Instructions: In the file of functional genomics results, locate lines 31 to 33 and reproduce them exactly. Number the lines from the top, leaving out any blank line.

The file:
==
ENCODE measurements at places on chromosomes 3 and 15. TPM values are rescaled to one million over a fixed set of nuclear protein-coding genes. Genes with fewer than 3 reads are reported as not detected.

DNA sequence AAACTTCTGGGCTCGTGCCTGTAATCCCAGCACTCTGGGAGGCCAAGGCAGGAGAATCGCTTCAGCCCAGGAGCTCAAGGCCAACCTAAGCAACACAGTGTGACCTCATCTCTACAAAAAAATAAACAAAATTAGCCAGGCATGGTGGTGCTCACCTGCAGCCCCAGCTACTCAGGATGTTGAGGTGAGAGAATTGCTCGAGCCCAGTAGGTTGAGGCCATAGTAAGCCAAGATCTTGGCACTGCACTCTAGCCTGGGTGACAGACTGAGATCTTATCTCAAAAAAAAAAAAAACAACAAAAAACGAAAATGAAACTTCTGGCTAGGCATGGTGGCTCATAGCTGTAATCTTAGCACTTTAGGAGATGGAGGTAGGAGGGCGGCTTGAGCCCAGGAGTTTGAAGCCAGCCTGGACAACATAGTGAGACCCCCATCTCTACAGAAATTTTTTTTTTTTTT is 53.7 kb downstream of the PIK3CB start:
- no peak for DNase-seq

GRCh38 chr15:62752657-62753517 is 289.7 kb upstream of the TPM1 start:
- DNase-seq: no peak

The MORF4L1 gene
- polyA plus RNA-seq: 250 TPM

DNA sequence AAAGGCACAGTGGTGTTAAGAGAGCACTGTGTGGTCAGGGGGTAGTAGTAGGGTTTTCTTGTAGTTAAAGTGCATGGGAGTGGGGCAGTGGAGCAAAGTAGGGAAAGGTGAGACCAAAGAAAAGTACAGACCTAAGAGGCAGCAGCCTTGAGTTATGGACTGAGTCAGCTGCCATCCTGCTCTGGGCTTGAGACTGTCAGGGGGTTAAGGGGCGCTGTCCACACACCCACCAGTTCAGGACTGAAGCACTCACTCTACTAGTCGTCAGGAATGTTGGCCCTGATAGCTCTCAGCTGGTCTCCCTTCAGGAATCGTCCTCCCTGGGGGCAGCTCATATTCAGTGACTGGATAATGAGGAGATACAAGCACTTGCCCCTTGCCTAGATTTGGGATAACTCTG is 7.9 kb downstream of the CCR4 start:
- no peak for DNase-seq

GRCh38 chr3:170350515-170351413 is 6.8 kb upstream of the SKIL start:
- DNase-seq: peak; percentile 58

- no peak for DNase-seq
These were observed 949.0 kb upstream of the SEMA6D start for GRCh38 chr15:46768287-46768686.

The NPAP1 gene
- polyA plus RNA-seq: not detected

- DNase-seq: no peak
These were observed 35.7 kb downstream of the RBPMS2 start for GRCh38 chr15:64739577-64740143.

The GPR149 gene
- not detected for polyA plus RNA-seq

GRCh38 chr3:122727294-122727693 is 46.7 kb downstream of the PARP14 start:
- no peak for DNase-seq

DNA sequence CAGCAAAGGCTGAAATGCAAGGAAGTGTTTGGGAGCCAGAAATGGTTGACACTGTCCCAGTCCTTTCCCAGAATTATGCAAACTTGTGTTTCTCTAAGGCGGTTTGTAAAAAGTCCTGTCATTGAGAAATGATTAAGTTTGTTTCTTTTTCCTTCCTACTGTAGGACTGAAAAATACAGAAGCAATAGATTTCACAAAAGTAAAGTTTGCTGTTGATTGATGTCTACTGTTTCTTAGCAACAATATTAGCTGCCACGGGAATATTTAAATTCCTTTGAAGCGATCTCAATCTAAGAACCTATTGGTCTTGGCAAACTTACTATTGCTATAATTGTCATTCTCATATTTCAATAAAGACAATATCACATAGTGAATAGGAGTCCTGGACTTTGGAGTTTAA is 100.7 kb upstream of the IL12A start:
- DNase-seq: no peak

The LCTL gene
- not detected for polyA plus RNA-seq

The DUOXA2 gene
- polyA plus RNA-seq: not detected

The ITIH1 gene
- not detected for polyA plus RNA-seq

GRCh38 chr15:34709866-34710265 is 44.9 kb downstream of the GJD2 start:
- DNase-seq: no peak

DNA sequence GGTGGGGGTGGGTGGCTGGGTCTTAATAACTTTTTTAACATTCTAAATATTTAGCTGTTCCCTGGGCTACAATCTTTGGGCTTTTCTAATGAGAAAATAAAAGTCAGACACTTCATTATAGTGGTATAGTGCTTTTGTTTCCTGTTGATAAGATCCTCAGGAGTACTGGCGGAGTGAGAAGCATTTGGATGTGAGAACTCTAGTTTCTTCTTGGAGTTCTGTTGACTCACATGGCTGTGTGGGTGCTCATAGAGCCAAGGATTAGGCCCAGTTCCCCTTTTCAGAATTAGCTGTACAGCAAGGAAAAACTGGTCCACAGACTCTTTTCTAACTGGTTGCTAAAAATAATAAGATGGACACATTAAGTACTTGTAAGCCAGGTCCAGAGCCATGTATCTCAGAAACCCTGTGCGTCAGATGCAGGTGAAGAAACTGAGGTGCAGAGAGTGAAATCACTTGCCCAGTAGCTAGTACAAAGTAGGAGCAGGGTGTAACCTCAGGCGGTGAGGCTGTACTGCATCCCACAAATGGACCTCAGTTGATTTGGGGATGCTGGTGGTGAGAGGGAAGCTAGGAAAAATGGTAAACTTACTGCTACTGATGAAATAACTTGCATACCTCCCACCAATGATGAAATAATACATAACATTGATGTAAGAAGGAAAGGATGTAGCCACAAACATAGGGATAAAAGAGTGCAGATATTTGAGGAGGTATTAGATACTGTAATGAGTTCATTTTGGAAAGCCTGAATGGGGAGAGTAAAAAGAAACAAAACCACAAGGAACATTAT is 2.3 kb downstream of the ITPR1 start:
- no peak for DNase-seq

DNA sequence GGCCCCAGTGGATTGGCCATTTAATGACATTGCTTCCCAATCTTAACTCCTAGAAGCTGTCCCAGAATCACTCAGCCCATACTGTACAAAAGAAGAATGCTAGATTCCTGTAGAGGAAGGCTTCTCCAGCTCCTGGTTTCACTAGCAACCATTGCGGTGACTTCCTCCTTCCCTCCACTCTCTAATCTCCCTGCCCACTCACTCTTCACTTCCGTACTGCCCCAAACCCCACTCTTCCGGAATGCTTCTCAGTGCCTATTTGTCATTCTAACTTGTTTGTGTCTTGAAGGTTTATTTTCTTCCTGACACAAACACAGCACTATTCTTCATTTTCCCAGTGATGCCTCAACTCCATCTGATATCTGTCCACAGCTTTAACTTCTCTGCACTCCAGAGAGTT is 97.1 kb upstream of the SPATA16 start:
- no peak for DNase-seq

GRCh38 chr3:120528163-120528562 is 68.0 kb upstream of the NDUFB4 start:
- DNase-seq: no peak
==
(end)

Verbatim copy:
- DNase-seq: no peak

DNA sequence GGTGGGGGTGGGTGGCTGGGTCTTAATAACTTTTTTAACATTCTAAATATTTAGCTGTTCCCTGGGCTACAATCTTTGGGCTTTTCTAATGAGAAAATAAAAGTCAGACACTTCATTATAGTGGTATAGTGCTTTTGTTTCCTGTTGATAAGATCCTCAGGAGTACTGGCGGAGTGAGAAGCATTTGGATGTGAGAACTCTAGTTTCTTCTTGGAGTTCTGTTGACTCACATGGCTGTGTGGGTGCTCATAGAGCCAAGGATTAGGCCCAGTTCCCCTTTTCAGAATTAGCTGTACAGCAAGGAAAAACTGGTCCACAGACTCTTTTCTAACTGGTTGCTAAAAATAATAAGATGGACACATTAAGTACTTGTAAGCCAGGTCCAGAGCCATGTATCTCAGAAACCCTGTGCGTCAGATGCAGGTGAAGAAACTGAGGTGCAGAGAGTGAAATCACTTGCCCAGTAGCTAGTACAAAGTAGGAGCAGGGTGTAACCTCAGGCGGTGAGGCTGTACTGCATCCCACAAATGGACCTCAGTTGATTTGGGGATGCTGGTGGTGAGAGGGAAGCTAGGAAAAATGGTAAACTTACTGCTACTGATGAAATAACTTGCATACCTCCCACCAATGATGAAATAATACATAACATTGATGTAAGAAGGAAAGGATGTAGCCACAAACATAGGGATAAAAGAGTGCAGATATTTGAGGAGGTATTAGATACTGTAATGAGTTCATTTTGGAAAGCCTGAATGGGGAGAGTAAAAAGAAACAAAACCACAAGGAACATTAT is 2.3 kb downstream of the ITPR1 start:
- no peak for DNase-seq